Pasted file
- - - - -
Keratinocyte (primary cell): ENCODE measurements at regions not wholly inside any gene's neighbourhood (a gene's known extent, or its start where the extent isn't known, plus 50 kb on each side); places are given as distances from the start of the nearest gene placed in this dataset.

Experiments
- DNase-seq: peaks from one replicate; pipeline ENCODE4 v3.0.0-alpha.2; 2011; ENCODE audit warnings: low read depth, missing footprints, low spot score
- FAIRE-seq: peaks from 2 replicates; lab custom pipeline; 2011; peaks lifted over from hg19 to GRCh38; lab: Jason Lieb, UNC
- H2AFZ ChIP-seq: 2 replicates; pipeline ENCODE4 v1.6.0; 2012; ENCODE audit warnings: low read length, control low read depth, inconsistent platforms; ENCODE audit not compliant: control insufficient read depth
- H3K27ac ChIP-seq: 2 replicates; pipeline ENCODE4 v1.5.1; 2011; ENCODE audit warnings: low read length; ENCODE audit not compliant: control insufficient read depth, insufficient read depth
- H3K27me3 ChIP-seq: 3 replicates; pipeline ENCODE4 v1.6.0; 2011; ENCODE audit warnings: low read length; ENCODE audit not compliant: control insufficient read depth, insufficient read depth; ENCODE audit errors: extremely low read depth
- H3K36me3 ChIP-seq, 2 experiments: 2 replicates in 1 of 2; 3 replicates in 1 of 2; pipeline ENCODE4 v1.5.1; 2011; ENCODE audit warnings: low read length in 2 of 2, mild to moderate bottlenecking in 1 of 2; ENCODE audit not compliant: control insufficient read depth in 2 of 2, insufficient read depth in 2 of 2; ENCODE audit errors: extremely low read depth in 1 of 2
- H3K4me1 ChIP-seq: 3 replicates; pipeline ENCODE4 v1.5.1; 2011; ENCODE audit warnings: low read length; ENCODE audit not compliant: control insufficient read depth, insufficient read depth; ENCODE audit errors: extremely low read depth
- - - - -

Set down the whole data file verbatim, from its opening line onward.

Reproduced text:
Keratinocyte (primary cell): ENCODE measurements at regions not wholly inside any gene's neighbourhood (a gene's known extent, or its start where the extent isn't known, plus 50 kb on each side); places are given as distances from the start of the nearest gene placed in this dataset.

Experiments
- DNase-seq: peaks from one replicate; pipeline ENCODE4 v3.0.0-alpha.2; 2011; ENCODE audit warnings: low read depth, missing footprints, low spot score
- FAIRE-seq: peaks from 2 replicates; lab custom pipeline; 2011; peaks lifted over from hg19 to GRCh38; lab: Jason Lieb, UNC
- H2AFZ ChIP-seq: 2 replicates; pipeline ENCODE4 v1.6.0; 2012; ENCODE audit warnings: low read length, control low read depth, inconsistent platforms; ENCODE audit not compliant: control insufficient read depth
- H3K27ac ChIP-seq: 2 replicates; pipeline ENCODE4 v1.5.1; 2011; ENCODE audit warnings: low read length; ENCODE audit not compliant: control insufficient read depth, insufficient read depth
- H3K27me3 ChIP-seq: 3 replicates; pipeline ENCODE4 v1.6.0; 2011; ENCODE audit warnings: low read length; ENCODE audit not compliant: control insufficient read depth, insufficient read depth; ENCODE audit errors: extremely low read depth
- H3K36me3 ChIP-seq, 2 experiments: 2 replicates in 1 of 2; 3 replicates in 1 of 2; pipeline ENCODE4 v1.5.1; 2011; ENCODE audit warnings: low read length in 2 of 2, mild to moderate bottlenecking in 1 of 2; ENCODE audit not compliant: control insufficient read depth in 2 of 2, insufficient read depth in 2 of 2; ENCODE audit errors: extremely low read depth in 1 of 2
- H3K4me1 ChIP-seq: 3 replicates; pipeline ENCODE4 v1.5.1; 2011; ENCODE audit warnings: low read length; ENCODE audit not compliant: control insufficient read depth, insufficient read depth; ENCODE audit errors: extremely low read depth